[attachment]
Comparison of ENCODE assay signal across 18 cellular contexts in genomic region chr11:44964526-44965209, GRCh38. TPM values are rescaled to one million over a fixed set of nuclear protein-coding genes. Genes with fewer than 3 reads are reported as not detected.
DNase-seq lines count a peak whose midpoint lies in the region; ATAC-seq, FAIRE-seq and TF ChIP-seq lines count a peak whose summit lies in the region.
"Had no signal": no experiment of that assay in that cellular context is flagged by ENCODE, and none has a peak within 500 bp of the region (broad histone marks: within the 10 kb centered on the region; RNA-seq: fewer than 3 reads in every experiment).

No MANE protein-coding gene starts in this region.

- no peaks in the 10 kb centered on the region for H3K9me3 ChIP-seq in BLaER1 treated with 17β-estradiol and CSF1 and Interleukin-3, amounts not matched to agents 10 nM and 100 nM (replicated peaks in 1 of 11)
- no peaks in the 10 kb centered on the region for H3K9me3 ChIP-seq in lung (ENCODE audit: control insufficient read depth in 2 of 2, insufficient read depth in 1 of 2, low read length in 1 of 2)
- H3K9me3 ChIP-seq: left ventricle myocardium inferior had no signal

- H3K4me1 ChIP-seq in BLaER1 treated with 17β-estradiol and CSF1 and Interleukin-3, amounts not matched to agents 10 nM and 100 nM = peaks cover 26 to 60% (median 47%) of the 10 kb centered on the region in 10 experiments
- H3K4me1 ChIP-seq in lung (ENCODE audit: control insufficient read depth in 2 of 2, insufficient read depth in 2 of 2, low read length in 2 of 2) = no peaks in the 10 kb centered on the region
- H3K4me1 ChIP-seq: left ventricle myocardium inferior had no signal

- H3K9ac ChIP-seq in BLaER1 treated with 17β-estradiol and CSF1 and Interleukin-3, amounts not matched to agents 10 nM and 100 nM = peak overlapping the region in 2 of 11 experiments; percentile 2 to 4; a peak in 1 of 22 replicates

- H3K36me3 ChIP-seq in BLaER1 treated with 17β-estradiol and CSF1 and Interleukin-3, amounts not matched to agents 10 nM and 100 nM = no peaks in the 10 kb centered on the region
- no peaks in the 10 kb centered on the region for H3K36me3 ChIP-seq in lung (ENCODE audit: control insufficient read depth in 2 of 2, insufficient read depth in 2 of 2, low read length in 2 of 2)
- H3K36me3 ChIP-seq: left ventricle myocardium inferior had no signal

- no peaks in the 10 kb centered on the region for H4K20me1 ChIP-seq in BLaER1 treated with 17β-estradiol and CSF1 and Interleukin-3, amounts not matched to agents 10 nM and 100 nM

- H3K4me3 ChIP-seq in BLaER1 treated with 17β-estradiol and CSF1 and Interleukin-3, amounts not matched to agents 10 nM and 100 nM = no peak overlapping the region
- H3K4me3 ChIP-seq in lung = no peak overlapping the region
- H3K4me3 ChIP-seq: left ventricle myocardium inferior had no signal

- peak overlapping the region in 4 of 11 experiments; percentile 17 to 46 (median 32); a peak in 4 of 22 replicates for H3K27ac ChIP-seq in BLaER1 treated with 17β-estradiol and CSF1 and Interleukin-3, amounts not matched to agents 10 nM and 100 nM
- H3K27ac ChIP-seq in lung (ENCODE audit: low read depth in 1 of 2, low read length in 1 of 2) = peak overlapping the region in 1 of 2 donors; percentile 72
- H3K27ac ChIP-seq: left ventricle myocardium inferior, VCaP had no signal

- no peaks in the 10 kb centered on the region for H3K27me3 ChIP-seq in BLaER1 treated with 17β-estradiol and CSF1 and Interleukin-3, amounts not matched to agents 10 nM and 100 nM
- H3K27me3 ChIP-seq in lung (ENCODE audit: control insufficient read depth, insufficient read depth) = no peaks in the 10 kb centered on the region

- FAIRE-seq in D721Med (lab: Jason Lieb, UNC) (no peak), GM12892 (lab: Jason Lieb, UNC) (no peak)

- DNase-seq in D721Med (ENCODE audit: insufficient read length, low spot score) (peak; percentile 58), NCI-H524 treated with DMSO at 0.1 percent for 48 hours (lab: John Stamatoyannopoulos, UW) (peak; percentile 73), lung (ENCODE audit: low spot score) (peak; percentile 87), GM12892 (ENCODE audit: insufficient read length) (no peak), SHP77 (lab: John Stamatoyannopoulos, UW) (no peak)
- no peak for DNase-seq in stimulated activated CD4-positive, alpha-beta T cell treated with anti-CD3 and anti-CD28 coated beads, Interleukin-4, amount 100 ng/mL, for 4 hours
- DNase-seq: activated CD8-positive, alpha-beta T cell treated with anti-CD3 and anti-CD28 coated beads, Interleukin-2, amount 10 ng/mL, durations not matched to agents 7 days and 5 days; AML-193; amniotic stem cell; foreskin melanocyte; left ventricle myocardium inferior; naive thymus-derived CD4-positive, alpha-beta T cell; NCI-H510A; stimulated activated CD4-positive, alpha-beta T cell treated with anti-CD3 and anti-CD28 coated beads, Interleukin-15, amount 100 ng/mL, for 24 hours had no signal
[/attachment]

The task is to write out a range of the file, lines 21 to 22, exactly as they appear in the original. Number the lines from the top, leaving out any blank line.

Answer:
- H3K27ac ChIP-seq: left ventricle myocardium inferior, VCaP had no signal

- no peaks in the 10 kb centered on the region for H3K27me3 ChIP-seq in BLaER1 treated with 17β-estradiol and CSF1 and Interleukin-3, amounts not matched to agents 10 nM and 100 nM